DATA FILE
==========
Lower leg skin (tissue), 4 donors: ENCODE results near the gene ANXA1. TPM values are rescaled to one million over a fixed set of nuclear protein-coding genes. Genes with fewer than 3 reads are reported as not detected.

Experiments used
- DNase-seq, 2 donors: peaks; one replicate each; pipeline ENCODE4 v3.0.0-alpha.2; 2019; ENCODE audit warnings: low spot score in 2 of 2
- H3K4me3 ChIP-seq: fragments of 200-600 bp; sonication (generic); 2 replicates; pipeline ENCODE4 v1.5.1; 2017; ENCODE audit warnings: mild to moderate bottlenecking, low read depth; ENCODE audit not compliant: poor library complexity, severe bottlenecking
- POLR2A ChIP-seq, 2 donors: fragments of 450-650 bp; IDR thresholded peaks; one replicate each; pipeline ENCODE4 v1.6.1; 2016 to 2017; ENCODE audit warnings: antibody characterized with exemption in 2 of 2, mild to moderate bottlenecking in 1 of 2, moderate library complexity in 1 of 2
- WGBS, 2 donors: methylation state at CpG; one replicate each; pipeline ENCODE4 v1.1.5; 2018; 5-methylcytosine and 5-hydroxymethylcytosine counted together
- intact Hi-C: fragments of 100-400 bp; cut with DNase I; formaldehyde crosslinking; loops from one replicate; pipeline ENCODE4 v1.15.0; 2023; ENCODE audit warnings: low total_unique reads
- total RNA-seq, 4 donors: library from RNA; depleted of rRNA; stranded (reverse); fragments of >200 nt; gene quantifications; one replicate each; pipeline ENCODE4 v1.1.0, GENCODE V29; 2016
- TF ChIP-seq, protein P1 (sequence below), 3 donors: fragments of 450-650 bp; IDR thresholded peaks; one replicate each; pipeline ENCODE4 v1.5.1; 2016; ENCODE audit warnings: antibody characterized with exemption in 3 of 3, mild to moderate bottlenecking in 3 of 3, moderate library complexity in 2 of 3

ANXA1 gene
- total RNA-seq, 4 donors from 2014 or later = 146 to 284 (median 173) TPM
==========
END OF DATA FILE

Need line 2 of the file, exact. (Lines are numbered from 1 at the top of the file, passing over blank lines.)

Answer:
Experiments used